This is the time of year when the more daring political commentators publish prophecies for the year ahead. The events with the deepest impact, however, come out of the blue. The ripples from Pinochet's ill-fated stay in London will continue to spread well beyond his lifetime. Just when we thought that New Labour had ironed out all the troublesome creases in the party's crumpled past, along came a subject on which many Labour MPs, activists and supporters held the strongest of views and which had never been discussed in the modernisation of the party, since there were no grounds to suspect that General Pinochet would ever cause Tony Blair grief. As a result, the case is turning into a litmus test of all sorts of things, few of which have anything to do with Chile.

Jack Straw's decision to allow extradition to proceed has been hailed as brave, which is the one thing it was not. A brave decision in politics is one which goes beyond the prevailing orthodoxy. The orthodoxy in the Labour Party was for extradition. Indeed, the swell of support for such a move took Mr Blair by surprise. My hunch is that the Prime Minister's reticence on the matter is down to the fact that he would have preferred to return the General forthwith. I suspect he is uncomfortably aware of the contradictions involved in having allowed Pinochet to Britain at all, only to end up supporting his deportation to Spain.

Far be it from me to accuse politicians of being influenced by their baser instincts when they colonise the moral high ground. But had Mr Straw sent the General smartly back to Chile, his hopes of leading the Labour Party after Mr Blair would have been destroyed. The Home Secretary is the Government's outstanding success story, an able and respected minister and lively intellect. His television manner, in welcome contrast to his predecessor, does not cause small children to run behind the sofa. But on the matter of asylum, Mr Straw has got a touch of the Michael Howards. His tough human rights Bill, to be introduced next year, will rouse strong passions and accusations of illiberalism. A symbolic crusade against a reviled dictator helps restore the balance of Mr Straw's appeal.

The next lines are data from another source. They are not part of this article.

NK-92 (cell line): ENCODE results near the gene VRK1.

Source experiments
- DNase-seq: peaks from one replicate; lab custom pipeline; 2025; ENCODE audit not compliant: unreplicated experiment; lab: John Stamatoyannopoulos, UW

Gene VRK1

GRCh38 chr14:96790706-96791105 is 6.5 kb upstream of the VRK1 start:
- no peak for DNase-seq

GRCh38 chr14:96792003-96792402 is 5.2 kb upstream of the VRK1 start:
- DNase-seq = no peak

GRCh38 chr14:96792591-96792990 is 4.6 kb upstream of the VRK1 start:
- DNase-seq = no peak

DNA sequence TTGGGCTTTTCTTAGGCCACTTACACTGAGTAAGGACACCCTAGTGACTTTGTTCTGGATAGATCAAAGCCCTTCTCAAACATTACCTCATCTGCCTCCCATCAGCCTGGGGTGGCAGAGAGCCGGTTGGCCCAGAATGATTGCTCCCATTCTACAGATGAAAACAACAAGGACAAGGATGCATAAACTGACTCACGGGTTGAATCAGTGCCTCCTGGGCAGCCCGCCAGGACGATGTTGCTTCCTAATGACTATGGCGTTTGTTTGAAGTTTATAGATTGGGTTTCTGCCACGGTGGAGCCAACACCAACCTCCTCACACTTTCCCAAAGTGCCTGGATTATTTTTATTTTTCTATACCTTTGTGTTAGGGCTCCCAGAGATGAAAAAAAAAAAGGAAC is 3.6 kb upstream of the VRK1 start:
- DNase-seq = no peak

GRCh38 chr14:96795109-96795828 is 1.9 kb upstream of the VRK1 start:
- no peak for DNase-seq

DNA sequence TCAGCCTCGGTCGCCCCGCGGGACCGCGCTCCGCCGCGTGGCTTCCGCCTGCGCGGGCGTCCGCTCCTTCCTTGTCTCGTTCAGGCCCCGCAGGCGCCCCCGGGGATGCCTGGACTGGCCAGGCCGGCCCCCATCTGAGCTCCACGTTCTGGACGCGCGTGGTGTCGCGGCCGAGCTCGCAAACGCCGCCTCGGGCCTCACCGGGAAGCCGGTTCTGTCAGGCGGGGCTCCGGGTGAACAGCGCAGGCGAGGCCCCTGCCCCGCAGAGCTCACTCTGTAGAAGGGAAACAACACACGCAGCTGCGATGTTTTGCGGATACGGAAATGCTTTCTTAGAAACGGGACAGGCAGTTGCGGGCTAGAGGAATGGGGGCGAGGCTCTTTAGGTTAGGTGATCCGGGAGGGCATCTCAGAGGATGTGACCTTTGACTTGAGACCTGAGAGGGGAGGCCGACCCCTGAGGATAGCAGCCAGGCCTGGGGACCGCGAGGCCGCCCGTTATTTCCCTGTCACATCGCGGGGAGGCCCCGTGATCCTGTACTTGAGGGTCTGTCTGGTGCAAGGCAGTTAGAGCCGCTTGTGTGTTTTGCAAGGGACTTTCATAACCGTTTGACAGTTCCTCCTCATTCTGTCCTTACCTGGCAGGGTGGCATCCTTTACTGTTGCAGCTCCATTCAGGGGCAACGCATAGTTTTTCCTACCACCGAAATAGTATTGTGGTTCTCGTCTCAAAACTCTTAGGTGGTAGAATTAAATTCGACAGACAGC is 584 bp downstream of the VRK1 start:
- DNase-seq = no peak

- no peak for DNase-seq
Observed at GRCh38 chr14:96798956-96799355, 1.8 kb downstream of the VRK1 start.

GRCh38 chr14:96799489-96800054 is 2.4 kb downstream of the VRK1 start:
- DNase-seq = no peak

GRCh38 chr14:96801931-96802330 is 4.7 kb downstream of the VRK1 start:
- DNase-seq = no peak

So unexpected was the Pinochet problem that even Peter Mandelson found himself off-message. His unguarded comment that the General's presence in Britain was "gut-wrenching" was open to mockery, once it emerged that the Foreign Office had assured Pinochet that he was free to travel here and allowed him to use the VIP arrival lounge at Heathrow. But Mr Mandelson was right. It is gut-wrenching that men like Pinochet, with blood on their hands and no remorse in their hearts, should trip around London enjoying prosperous retirements. He should have been declared persona non grata years ago. But he was not, neither by the previous government, nor by this one.

Instead, he ended up facing a committal procedure in Belmarsh magistrates court. The Amnesty spokesman said of the court appearance: "It felt absolutely right. This is the way it should be." Surely not. It is not the business of Europe to dispense justice for the crimes committed on another continent. Nor is it up to us to determine how other countries come to terms with the crueller chapters of their pasts. The General does not belong in the dock in London or Madrid. He belongs in Chile: his country and his graveyard.